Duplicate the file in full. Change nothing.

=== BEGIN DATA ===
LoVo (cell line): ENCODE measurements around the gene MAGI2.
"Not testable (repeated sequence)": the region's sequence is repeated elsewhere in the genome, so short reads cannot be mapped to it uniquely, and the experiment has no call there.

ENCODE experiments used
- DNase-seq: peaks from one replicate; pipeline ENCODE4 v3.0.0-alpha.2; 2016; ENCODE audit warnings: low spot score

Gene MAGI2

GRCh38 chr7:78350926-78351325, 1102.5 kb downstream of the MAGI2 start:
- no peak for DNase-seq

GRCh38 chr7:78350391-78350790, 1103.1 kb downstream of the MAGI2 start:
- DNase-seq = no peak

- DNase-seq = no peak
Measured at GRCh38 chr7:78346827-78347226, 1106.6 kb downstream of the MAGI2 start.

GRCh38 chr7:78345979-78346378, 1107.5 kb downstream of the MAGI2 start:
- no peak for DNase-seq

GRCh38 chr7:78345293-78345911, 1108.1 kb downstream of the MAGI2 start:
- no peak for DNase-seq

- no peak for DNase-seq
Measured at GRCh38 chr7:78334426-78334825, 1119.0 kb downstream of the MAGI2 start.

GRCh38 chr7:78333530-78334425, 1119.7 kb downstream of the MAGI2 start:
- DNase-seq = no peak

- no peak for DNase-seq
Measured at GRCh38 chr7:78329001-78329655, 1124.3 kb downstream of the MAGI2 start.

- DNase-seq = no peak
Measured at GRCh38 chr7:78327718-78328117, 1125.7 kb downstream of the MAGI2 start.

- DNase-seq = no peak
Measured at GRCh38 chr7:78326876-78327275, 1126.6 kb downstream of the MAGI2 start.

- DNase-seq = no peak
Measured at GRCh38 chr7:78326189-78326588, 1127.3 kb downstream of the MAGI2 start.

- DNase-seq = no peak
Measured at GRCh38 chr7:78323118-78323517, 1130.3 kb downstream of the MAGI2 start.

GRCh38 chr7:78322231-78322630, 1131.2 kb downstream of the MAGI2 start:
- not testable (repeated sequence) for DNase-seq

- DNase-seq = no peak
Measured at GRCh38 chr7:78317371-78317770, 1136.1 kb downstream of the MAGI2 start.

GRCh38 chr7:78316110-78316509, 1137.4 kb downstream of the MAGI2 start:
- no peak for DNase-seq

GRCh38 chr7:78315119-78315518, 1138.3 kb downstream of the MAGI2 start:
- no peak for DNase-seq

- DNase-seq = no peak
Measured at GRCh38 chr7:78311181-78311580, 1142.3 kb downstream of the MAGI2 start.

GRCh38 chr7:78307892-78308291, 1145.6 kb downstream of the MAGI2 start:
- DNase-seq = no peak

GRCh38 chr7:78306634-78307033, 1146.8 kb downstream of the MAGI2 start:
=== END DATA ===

LoVo (cell line): ENCODE measurements around the gene MAGI2.
"Not testable (repeated sequence)": the region's sequence is repeated elsewhere in the genome, so short reads cannot be mapped to it uniquely, and the experiment has no call there.

ENCODE experiments used
- DNase-seq: peaks from one replicate; pipeline ENCODE4 v3.0.0-alpha.2; 2016; ENCODE audit warnings: low spot score

Gene MAGI2

GRCh38 chr7:78350926-78351325, 1102.5 kb downstream of the MAGI2 start:
- no peak for DNase-seq

GRCh38 chr7:78350391-78350790, 1103.1 kb downstream of the MAGI2 start:
- DNase-seq = no peak

- DNase-seq = no peak
Measured at GRCh38 chr7:78346827-78347226, 1106.6 kb downstream of the MAGI2 start.

GRCh38 chr7:78345979-78346378, 1107.5 kb downstream of the MAGI2 start:
- no peak for DNase-seq

GRCh38 chr7:78345293-78345911, 1108.1 kb downstream of the MAGI2 start:
- no peak for DNase-seq

- no peak for DNase-seq
Measured at GRCh38 chr7:78334426-78334825, 1119.0 kb downstream of the MAGI2 start.

GRCh38 chr7:78333530-78334425, 1119.7 kb downstream of the MAGI2 start:
- DNase-seq = no peak

- no peak for DNase-seq
Measured at GRCh38 chr7:78329001-78329655, 1124.3 kb downstream of the MAGI2 start.

- DNase-seq = no peak
Measured at GRCh38 chr7:78327718-78328117, 1125.7 kb downstream of the MAGI2 start.

- DNase-seq = no peak
Measured at GRCh38 chr7:78326876-78327275, 1126.6 kb downstream of the MAGI2 start.

- DNase-seq = no peak
Measured at GRCh38 chr7:78326189-78326588, 1127.3 kb downstream of the MAGI2 start.

- DNase-seq = no peak
Measured at GRCh38 chr7:78323118-78323517, 1130.3 kb downstream of the MAGI2 start.

GRCh38 chr7:78322231-78322630, 1131.2 kb downstream of the MAGI2 start:
- not testable (repeated sequence) for DNase-seq

- DNase-seq = no peak
Measured at GRCh38 chr7:78317371-78317770, 1136.1 kb downstream of the MAGI2 start.

GRCh38 chr7:78316110-78316509, 1137.4 kb downstream of the MAGI2 start:
- no peak for DNase-seq

GRCh38 chr7:78315119-78315518, 1138.3 kb downstream of the MAGI2 start:
- no peak for DNase-seq

- DNase-seq = no peak
Measured at GRCh38 chr7:78311181-78311580, 1142.3 kb downstream of the MAGI2 start.

GRCh38 chr7:78307892-78308291, 1145.6 kb downstream of the MAGI2 start:
- DNase-seq = no peak

GRCh38 chr7:78306634-78307033, 1146.8 kb downstream of the MAGI2 start: